Over the last 29 years, Blood Brother has nuzzled its way into the hearts of theatre goers with its blend of music, comedy, pathos and social commentary.
The show tells the story of Mrs Johnstone, a single mother struggling to make ends meet. Finding herself pregnant with twins, she realises that she can only afford to keep one of them, so enters into a pact to give one of them to a well-to-do neighbour, Mrs Lyons. The boys meet and become best friends, never knowing that they were twins secretly separated at birth. But as they grow up, their friendship is tested; as their lives take different paths, leading to tragedy. Featuring the songs “Bright New Day”, Marylyn Monroe” and the heart-breaking “Tell Me It’s Not True”, the show still packs out theatres up and down the country and is affectionately known as “the standing ovation musical”.
There is a reason why this play has been so enduring, and that is primarily down to the superb writing by Willy Russell. The loud first act establishes the characters nicely and is very comedy orientated, if sometimes a little bit too shouty in its presentation. But it is in the second act where the writing shines through, with both the progression and changes of the characters and the genuine drama which captivated the audience as it unfolded, leading to the ending which still packs an emotional gut-punch. The production values of the show were very high indeed, with its detailed sets, costumes and props and the presentation as a whole was relatively polished.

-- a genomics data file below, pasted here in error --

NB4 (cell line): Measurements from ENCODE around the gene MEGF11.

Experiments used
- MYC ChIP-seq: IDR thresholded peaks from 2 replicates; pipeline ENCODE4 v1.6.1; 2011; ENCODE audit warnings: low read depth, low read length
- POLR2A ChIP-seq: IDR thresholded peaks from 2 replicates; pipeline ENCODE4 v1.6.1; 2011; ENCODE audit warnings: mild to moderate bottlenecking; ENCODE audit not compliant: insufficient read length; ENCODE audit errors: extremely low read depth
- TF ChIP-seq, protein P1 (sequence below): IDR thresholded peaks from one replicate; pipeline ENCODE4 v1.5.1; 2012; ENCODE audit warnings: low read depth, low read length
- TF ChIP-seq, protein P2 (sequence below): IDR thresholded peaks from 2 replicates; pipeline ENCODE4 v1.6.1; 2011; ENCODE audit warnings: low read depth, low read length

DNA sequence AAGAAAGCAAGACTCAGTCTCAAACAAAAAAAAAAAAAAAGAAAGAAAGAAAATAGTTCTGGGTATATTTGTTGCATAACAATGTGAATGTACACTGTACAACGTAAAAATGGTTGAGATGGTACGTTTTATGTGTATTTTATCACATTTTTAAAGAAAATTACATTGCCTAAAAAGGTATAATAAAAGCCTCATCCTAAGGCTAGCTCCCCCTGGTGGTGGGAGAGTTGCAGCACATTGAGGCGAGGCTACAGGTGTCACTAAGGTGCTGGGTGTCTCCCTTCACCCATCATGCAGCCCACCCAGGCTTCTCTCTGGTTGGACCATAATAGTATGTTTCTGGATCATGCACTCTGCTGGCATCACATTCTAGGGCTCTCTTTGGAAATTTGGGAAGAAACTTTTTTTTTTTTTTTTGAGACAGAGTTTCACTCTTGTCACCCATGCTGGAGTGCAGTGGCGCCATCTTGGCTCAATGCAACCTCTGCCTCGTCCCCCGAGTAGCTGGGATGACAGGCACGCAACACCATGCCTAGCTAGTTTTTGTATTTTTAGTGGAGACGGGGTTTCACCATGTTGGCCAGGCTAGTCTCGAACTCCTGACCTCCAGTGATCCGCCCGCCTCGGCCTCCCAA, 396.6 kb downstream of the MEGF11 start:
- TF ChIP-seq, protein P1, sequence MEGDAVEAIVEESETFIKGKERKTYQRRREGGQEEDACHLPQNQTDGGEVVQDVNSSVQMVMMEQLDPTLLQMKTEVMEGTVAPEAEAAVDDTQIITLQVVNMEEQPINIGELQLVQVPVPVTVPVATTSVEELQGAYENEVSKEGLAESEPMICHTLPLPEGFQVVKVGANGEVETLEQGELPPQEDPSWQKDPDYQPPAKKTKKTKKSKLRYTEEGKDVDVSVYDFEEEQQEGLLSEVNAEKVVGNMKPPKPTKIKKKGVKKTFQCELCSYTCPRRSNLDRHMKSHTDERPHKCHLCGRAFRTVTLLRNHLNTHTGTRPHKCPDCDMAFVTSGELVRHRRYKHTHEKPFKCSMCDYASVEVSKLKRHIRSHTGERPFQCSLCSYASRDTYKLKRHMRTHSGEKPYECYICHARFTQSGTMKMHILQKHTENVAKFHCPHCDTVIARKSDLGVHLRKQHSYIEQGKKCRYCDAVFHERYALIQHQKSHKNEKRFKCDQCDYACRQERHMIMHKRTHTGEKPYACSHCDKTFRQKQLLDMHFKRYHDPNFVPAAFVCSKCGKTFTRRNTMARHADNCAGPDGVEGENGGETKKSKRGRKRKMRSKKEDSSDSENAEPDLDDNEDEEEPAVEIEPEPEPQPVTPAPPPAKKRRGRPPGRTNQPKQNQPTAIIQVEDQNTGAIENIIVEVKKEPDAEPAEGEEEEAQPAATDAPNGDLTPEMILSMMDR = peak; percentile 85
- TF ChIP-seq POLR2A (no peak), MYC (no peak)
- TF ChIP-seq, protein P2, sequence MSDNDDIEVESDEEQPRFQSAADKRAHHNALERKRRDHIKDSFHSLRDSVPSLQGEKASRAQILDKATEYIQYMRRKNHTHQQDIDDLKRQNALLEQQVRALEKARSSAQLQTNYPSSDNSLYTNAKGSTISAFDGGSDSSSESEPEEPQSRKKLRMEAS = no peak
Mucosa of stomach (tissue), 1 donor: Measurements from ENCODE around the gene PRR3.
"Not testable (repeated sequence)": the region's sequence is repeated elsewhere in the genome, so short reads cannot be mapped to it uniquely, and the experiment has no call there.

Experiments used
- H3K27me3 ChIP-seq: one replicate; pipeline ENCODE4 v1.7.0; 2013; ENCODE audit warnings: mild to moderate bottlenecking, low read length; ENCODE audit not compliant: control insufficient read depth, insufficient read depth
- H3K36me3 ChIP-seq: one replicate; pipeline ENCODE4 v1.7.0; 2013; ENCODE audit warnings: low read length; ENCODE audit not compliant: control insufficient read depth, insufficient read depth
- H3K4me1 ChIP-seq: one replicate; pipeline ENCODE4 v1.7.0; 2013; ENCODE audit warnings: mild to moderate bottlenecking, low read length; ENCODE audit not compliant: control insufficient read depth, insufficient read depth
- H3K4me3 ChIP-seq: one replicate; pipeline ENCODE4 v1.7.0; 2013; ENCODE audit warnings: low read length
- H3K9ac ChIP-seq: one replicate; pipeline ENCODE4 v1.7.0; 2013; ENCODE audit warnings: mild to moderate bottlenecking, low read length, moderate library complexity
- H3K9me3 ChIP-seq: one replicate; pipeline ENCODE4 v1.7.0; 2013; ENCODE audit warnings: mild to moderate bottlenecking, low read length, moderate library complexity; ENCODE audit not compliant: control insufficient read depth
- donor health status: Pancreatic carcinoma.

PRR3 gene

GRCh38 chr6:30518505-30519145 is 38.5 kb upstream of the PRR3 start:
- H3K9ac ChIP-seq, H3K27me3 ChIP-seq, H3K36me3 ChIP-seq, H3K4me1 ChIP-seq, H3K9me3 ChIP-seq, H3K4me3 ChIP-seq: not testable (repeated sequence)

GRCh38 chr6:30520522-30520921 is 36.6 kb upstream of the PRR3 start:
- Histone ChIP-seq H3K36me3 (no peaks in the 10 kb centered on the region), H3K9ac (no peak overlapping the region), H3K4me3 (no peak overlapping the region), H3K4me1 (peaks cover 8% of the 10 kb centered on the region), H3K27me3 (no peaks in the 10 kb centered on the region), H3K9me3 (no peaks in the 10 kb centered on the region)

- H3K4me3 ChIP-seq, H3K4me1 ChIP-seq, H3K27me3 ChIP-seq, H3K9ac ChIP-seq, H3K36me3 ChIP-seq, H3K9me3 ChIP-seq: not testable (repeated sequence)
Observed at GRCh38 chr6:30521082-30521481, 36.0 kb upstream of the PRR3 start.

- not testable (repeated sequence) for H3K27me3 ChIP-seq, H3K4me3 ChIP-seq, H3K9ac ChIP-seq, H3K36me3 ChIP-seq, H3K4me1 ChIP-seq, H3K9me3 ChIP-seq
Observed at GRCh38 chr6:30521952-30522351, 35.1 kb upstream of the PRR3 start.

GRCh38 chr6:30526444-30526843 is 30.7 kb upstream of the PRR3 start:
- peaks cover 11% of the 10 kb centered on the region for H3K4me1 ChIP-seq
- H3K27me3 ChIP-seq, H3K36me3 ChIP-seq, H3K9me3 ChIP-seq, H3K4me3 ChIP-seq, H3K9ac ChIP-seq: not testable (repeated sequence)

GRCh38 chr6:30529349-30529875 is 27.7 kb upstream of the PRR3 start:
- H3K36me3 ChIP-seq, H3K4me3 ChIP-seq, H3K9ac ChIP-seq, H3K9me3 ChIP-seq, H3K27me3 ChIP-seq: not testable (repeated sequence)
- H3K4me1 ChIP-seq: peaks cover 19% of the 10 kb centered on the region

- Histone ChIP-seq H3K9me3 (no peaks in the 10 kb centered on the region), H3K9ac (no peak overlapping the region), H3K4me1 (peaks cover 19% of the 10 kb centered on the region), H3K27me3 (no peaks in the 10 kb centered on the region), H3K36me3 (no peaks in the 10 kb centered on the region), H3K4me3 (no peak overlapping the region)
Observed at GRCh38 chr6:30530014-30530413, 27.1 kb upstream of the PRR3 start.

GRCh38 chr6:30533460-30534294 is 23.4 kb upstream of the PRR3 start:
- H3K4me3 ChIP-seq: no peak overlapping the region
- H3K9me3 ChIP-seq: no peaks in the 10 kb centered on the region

There are some very good performances in this production, primarily from Sean Jones, who portrays the transition of Micky from giddy schoolboy to troubled young adult with ease, having made the role very much his own over the years. Kate Jarmon as Mrs Lyons provided an impressive turn as a woman descending into madness and paranoia and rounding off the leads were Joel Benedict as Eddie and Danielle Corelass as Linda, both of whom were equally as strong.
With those performances in mind, it’s a real shame that Marti Pellow disappoints as the Narrator, looking awkward and uncharismatic as he skulks around the set utilising an indeterminable accent whilst over singing and over emphasising every syllable of every word he delivered. Maureen Nolan, offered a really warm portrayal of Mrs Johnstone garnering a genuine empathy from the audience, but whose singing voice was not quite on form on the evening, which is a shame when I have seen her perform much better.
Having seen the show many, many times, this was the first time I felt that Blood Brothers is now starting to show its age a little, with its overuse of electric drums and echo microphone; but it could be said that in some way, that adds to the nostalgia and emphasises that the socio-economic issues addressed when the play was first written are still relevant nearly 30 years later.
Blood Brothers is opening its 2015 tour at the Sheffield Lyceum (www.sheffieldtheatres.co.uk) before touring the country until May, details of which can be found at http://www.kenwright.com/index.php?id=590